Learn how Savvy Investors Use Like-Kind Exchange to Defer Capital Gains Taxes.
You can defer tax on the gain through a "like-kind" exchange. Internal Revenue Code § 1031 provides the rules for this. IRC Section 1031 has many moving parts that real estate investors must understand before attempting its use: A taxpayer may sell an investment or business property (relinquished property) and defer tax on the gain if the taxpayer reinvests in a similar property (replacement property). Nonrecognition treatment doesn't apply to personal property and real property held primarily for sale.
The reason for the nonrecognition treatment is that the taxpayer continues to be invested in the same kind of property and has not cashed out of a real estate investment or business. Therefore, taxes are deferred until the taxpayer does cash out and sells the property outright.
This article will provide an overview of the rules related to a like-kind exchange. It should be noted that in 2021, the Biden Administration sought to revise the benefits of the tax deferral, but those changes were not approved under the Build Back Better legislation. Also, the Inflation Reduction Act of 2022 which was recently passed in August did not alter the rules either. However, taxpayers need to be apprised of this and monitor this potential issue.
Basic Requirements of a Like-Kind Exchange
IRC § 1031 is very form-driven, and taxpayers must satisfy several requirements, or the deferral fails. One important requirement is that the transaction must be structured as an exchange. This means that taxpayers cannot sell, obtain the proceeds, and then buy a replacement property. Rather, they must either trade the property directly or use the deferred exchange rules described below.
In a deferred exchange, a taxpayer must identify the replacement property within 45 days (the identification period) and receive it within 180 days (the exchange period). While the tax law allows deferred exchanges, it requires time limits for them to occur.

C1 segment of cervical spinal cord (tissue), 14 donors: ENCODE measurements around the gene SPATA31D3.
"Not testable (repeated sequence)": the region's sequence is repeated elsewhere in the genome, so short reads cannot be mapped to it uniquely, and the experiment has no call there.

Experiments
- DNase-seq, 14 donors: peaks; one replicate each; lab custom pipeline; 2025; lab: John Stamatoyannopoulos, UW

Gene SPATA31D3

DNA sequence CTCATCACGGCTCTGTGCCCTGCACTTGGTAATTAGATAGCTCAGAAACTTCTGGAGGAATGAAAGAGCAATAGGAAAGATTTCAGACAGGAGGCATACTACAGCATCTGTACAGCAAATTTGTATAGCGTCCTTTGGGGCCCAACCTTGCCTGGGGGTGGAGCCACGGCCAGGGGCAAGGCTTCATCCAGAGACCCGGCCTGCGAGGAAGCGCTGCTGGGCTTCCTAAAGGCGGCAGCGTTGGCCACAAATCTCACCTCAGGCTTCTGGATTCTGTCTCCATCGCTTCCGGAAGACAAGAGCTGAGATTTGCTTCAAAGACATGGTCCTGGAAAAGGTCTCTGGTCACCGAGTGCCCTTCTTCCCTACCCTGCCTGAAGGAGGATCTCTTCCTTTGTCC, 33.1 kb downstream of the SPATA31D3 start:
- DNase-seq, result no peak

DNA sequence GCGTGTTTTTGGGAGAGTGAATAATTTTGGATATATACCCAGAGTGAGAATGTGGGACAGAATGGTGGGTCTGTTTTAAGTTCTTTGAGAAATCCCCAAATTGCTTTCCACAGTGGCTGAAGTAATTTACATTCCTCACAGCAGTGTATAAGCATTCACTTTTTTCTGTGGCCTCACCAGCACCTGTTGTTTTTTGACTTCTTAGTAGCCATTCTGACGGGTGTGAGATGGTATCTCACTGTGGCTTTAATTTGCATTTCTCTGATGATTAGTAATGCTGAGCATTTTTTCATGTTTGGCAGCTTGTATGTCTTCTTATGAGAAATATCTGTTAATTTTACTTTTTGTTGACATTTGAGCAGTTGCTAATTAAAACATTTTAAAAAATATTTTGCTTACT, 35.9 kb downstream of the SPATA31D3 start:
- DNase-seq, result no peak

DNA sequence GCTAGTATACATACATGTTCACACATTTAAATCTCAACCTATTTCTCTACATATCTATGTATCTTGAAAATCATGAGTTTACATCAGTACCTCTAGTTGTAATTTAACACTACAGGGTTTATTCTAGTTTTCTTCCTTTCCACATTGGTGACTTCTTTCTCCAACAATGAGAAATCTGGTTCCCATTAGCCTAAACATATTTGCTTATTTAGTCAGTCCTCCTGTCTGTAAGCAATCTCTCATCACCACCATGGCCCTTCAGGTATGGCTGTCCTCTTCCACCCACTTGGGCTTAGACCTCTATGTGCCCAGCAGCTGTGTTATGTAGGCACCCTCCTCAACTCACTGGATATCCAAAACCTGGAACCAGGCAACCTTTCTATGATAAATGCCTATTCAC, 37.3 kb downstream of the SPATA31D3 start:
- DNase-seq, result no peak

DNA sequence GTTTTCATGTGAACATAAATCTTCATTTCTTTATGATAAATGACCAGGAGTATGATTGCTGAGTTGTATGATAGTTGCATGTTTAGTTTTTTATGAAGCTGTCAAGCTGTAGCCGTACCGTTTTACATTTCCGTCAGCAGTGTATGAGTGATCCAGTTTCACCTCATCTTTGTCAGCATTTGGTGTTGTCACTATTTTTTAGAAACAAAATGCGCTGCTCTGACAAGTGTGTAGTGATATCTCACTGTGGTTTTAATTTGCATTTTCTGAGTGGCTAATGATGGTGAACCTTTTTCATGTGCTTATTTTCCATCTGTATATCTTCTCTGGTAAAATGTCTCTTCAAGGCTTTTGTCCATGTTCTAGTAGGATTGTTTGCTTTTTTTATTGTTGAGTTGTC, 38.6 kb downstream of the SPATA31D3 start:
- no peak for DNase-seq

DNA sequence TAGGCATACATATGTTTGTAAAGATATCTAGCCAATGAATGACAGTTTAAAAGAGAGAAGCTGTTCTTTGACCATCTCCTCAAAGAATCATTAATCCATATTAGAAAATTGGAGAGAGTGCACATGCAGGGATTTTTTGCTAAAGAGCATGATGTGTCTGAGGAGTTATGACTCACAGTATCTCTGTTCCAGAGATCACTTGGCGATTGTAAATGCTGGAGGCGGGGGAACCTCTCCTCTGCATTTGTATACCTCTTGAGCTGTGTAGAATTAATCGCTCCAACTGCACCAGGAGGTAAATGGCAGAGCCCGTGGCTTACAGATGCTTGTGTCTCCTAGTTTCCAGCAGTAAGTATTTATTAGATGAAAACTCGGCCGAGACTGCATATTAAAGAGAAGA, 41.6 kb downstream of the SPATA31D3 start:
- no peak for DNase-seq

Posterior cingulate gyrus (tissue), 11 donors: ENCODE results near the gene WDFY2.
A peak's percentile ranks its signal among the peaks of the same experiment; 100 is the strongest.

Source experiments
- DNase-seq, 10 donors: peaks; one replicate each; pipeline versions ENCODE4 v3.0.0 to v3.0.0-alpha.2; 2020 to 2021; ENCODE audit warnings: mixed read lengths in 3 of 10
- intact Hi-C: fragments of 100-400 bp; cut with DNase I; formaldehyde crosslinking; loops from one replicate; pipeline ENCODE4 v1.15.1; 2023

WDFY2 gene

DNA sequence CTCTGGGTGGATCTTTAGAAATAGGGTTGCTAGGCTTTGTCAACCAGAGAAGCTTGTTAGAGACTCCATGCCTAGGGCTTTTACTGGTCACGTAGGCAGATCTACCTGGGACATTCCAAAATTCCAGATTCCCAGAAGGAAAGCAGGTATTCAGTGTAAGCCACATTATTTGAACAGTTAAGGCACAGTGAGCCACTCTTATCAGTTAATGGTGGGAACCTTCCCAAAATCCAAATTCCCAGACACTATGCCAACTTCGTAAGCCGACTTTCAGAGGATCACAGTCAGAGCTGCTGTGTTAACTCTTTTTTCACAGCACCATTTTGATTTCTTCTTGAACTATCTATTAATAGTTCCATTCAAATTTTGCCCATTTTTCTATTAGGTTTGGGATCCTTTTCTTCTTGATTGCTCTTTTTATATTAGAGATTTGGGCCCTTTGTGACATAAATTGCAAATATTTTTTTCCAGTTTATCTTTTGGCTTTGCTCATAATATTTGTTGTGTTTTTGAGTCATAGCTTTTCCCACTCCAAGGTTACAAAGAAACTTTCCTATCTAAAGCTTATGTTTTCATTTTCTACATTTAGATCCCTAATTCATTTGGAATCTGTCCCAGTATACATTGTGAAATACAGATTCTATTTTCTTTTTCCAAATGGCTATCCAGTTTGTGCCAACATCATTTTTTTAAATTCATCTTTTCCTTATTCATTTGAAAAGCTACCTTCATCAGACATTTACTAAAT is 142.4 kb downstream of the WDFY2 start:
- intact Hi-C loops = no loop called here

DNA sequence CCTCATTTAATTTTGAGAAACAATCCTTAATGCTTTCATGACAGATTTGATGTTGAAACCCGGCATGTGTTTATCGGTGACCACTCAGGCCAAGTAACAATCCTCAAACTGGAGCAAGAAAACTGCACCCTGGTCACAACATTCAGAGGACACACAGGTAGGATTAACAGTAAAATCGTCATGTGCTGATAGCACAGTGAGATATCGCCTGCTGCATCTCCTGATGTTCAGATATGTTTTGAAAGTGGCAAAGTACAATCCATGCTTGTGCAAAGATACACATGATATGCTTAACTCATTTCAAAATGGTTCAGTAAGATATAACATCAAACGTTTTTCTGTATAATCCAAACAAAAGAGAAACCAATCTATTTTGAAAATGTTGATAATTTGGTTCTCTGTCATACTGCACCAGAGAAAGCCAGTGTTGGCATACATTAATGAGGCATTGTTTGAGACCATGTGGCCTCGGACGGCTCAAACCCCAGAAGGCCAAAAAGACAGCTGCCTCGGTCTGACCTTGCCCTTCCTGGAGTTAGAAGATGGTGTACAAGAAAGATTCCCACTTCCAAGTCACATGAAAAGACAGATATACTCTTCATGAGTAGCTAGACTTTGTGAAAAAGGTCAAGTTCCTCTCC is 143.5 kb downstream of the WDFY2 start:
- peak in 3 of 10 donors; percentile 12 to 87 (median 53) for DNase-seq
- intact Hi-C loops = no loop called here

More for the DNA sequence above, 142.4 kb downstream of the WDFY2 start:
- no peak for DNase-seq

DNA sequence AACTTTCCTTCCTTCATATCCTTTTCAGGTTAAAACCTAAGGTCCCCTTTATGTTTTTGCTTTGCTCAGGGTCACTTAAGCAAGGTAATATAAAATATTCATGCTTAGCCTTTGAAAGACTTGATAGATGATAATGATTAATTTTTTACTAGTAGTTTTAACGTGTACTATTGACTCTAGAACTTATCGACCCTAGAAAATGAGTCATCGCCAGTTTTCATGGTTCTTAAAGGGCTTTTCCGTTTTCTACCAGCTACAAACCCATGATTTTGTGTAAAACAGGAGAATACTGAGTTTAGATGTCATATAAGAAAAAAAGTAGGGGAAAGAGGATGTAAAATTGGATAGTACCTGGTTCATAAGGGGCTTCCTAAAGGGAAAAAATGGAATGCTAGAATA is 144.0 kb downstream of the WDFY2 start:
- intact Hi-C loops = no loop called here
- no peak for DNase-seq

Taxpayers take the same "basis" in the replacement property that they had in the relinquished property. Like-kind exchanges are reported on Form 8824 - and this form tracks the basis of the relinquished and replacement properties.
When a property is exchanged solely for another property of a like-kind, computing the basis in the replacement property is straightforward. In that case, the taxpayer’s basis in the replacement property is the taxpayer’s adjusted basis in the relinquished property.
However, the computation of basis is more complicated when the exchanged properties are not equal in value, so money or other property (boot) is transferred or received. If "boot" is involved, the gain is recognized, but only up to the amount of boot received in the exchange.
Also, if the property that is exchanged is subject to debt from which the taxpayer is being relieved, the amount of the debt is treated as boot. The theory is that if someone takes over your debt, it’s the equivalent of providing cash.
As noted above, for like-kind exchange treatment to apply, there must be an exchange of real properties that are of like-kind and have been held for productive use in a trade or business or for investment. The transaction must be an exchange - not a transfer of property for money that is then used to acquire the replacement property. A sale of property followed by a purchase of another property (that is of a like-kind to the property sold) doesn't qualify for nonrecognition of gain or loss under IRC § 1031.
Often the properties cannot be exchanged immediately or simultaneously. For this reason, the law permits deferred exchanges. A “deferred exchange” occurs when a taxpayer, under an agreement, transfers the property and later receives like-kind property. To qualify as a deferred exchange, the taxpayer must identify the replacement property before the end of the “identification period,” and receive the replacement property before the end of the “exchange period, as described above. Taxpayers can accomplish a deferred exchange using safe harbor transactions such as a qualified intermediary or guarantee arrangement. Moreover, the transactions become more complex when they involve related parties or Delaware Statutory Trusts.
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While the fundamental principles of the like-kind exchange appear straight-forward, complexities can arise with the calculation of basis and depreciation along with the use of deferred exchanges and the application of the safe harbor rules.
If you would like to discuss the benefits, rules and strategies related to like-kind exchanges, please contact RVG & Company today! (954) 233 1767 | firstname.lastname@example.org
DISCLAIMER: The information covered in this article is not intended to provide and should not be relied on for tax, accounting, or legal advice; instead, all information, content, and materials informed are for informational purposes only. Consult your tax, legal, or accounting advisor before taking action. If you require advisory services, please contact our office.
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